Majority of nations view incarcerated people as “full human beings”
Disenfranchisement policies in the U.S. are far more restrictive than in comparable nations, according to a recent People’s Policy Project article by Emmitt Sanders, a researcher and community activist who spent more than 22 years in Illinois prisons. And of the countries that do impose a voting ban, this is almost always solely limited to the period of incarceration with automatic restoration upon release.
“Today, 26 European nations at least partially protect their incarcerated citizens’ right to vote, while 18 countries grant prisoners the vote regardless of the offense,” writes Sanders. Germany, Norway, and Portugal remove voting rights only from people convicted of crimes that target the “integrity of the state” or “constitutionally protected democratic order.” Both Canada and South Africa allow people in prison to vote. Britain had a blanket ban on voting for people in prison, but the European Court of Human Rights ruled that it was a violation of human rights. After 12 years of fighting with the Court’s decision, the UK changed its ban to allow voting rights for incarcerated people on temporary release and at home under curfew.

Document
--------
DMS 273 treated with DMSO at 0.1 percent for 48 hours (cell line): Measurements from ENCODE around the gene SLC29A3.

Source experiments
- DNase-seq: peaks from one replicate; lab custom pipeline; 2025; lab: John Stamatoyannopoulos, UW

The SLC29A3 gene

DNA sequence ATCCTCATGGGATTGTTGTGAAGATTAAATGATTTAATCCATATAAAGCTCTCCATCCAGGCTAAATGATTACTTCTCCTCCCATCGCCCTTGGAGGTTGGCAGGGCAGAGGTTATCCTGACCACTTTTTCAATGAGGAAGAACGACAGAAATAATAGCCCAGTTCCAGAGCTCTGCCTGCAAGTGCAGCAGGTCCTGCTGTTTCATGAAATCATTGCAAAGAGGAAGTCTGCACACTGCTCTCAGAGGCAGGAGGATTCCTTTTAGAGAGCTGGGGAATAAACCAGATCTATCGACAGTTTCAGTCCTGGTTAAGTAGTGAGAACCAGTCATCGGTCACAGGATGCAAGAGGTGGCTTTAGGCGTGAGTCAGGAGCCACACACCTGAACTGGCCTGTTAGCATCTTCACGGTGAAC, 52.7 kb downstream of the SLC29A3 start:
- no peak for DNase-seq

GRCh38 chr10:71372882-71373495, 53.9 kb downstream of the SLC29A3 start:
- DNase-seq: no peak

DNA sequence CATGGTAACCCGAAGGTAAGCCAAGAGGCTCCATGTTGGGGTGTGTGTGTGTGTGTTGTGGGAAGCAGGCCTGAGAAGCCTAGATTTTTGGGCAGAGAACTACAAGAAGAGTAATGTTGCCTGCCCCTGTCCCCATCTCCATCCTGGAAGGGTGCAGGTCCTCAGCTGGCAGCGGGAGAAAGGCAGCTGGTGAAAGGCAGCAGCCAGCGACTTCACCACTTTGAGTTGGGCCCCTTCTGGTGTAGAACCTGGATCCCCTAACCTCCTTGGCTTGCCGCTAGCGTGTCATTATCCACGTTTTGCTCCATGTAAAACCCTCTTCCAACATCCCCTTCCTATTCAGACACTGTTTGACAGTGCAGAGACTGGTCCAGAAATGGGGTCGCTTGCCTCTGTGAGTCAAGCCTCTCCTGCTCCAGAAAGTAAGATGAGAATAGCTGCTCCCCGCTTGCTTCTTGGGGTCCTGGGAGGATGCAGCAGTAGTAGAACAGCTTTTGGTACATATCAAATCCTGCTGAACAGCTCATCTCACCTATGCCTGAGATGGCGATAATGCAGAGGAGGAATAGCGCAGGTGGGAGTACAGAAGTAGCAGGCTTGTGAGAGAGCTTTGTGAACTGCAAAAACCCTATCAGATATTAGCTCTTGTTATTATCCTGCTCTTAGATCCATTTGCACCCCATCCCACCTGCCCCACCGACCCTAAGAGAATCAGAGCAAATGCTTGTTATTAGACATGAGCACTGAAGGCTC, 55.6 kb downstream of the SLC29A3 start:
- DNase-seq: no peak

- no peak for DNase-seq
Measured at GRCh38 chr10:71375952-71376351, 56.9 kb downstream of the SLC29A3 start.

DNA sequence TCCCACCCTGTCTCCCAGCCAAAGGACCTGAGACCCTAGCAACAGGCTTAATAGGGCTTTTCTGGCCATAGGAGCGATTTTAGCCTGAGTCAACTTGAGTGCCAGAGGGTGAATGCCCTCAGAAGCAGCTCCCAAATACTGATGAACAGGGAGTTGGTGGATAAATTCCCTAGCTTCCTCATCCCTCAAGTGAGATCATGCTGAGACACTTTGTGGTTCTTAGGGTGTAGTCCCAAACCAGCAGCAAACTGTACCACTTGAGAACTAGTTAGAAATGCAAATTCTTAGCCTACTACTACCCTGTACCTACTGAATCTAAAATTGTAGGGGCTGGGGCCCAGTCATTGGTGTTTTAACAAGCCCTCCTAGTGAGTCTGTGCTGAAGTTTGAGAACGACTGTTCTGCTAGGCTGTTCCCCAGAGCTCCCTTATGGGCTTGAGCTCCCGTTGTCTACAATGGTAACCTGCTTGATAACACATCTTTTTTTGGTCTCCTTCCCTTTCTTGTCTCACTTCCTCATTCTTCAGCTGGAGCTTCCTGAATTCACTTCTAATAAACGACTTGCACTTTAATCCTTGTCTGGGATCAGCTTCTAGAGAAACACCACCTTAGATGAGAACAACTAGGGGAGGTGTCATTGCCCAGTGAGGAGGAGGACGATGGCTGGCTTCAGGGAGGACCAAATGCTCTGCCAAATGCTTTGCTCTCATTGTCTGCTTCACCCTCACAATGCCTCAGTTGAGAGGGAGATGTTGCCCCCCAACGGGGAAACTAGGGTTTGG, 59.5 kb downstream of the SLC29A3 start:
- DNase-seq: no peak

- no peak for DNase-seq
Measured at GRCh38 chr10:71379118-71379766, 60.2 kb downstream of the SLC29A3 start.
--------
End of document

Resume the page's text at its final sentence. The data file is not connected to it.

Despite growing international support for the idea that voting should not be abridged due to a criminal conviction, only two states—Maine and Vermont—allow people in prison to participate in elections. However, there is a growing momentum for states to view incarcerated people as “full human beings,” writes Sanders. “As someone who spent over 22 years of my life denied the right to vote because of my incarceration, this would be a most welcome development.”